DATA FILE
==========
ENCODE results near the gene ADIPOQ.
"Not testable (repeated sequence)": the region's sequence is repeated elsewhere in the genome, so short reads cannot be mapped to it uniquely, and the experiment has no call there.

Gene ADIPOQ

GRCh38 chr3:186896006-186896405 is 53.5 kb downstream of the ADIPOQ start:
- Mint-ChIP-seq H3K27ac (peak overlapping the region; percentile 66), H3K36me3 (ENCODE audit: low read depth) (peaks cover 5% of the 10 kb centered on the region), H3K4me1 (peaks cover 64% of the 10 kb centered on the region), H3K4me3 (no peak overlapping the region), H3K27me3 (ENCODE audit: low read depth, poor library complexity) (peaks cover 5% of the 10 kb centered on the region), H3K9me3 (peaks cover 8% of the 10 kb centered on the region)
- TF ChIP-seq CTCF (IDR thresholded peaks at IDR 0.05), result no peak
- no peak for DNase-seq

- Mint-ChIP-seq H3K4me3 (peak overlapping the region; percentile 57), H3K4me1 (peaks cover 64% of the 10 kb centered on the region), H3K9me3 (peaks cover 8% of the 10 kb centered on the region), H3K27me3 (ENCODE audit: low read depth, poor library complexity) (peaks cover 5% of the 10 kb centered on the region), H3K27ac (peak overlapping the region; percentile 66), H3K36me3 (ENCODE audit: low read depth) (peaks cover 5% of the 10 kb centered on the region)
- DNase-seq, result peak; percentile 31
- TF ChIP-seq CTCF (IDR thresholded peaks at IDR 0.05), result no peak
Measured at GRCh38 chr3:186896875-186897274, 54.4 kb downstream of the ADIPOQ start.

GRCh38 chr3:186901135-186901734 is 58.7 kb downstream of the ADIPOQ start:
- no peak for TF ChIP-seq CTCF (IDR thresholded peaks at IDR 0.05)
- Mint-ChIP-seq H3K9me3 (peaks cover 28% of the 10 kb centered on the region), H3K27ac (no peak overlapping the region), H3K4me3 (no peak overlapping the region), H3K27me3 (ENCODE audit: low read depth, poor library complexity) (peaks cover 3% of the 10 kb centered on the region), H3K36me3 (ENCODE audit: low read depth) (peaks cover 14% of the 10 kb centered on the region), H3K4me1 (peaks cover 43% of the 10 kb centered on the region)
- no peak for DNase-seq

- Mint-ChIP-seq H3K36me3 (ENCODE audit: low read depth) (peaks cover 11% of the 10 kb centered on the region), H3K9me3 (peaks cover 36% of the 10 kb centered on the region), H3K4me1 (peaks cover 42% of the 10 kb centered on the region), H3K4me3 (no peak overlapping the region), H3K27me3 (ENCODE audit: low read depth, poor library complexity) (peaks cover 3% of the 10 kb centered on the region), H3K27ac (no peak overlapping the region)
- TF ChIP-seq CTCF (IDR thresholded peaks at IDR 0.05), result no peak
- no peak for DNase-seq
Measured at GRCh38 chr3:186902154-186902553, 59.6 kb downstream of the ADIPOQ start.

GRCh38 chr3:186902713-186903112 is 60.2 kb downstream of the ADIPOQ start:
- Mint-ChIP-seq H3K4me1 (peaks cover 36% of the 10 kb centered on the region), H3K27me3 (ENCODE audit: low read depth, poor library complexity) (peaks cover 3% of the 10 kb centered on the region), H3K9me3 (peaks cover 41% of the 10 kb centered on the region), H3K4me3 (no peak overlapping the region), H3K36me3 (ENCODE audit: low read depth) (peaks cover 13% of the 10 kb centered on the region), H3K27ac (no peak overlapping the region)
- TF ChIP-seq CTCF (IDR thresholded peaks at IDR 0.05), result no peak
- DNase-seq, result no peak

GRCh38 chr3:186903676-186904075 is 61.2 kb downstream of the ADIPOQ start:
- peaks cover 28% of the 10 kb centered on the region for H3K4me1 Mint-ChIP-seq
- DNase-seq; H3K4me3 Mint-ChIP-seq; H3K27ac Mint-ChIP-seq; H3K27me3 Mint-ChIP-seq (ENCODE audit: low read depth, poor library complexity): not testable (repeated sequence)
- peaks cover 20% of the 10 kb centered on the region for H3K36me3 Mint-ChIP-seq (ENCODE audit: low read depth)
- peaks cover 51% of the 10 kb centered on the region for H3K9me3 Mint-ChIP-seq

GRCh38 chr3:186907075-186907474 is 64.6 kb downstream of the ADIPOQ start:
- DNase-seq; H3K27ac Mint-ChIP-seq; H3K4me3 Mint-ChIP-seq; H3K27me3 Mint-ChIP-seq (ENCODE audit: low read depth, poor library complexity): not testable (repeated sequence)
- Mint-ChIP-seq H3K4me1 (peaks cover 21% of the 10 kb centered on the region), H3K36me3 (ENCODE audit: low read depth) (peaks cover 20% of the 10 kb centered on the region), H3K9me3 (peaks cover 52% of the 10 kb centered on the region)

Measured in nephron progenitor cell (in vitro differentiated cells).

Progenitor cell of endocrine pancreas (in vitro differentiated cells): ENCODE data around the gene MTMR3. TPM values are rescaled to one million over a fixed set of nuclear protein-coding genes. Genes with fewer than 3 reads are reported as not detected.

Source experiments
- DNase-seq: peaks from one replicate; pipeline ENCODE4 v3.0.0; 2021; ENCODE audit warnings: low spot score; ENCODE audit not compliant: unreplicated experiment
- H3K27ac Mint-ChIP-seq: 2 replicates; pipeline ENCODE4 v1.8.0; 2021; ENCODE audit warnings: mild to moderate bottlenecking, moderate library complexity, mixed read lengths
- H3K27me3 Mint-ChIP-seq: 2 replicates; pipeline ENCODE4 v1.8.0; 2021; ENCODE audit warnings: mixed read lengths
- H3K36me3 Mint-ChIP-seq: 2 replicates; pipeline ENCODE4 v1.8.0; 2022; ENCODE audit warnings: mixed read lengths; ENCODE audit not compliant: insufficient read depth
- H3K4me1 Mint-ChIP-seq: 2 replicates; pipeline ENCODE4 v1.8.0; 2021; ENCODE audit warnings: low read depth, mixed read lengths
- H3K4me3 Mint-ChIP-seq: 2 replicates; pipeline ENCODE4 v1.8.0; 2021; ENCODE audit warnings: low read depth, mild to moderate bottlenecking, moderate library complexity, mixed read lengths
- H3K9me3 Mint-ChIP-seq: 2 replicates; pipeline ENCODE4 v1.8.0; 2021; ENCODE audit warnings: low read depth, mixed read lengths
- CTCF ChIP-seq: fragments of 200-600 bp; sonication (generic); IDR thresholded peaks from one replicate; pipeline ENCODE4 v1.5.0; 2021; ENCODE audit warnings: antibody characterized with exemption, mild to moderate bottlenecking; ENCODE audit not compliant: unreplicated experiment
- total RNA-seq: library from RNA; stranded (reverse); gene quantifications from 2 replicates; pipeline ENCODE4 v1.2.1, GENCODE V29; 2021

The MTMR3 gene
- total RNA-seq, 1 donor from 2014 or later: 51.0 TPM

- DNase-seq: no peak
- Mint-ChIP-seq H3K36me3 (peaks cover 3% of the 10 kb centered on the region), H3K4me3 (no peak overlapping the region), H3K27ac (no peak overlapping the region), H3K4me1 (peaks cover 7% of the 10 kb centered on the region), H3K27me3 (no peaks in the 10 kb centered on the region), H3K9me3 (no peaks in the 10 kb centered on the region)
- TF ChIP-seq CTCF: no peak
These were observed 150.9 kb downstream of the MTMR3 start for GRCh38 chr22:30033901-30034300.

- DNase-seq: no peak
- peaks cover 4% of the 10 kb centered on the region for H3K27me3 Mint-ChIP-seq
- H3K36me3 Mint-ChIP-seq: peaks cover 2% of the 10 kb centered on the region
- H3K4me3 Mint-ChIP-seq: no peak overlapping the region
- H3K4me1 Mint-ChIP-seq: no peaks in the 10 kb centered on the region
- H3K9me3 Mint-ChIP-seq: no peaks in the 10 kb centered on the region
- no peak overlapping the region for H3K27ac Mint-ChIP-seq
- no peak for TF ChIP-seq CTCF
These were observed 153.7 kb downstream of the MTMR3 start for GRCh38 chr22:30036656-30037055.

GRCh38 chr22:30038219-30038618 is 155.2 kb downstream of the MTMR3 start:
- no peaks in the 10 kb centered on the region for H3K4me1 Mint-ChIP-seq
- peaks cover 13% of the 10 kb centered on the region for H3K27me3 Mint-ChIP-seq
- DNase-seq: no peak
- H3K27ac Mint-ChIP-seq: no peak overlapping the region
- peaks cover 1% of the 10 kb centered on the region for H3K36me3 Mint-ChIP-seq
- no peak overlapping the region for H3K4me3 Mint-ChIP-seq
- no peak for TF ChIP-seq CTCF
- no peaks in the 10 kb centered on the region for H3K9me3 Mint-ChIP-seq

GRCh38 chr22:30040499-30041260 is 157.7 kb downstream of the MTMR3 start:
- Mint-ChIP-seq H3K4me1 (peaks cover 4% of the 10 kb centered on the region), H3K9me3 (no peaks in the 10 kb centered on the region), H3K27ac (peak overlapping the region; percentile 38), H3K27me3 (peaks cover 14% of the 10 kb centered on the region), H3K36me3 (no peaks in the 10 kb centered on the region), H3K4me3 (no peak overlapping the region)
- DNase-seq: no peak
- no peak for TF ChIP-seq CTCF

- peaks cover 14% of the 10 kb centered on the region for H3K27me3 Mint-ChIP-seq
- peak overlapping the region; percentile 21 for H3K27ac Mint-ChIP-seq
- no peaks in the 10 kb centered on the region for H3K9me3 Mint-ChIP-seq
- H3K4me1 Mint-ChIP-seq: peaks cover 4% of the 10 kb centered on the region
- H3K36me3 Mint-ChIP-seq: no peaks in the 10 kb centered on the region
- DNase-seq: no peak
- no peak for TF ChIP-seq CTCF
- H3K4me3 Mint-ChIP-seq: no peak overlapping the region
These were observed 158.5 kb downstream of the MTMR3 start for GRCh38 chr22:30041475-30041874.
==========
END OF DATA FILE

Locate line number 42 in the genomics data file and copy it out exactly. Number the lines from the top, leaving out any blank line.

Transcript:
- CTCF ChIP-seq: fragments of 200-600 bp; sonication (generic); IDR thresholded peaks from one replicate; pipeline ENCODE4 v1.5.0; 2021; ENCODE audit warnings: antibody characterized with exemption, mild to moderate bottlenecking; ENCODE audit not compliant: unreplicated experiment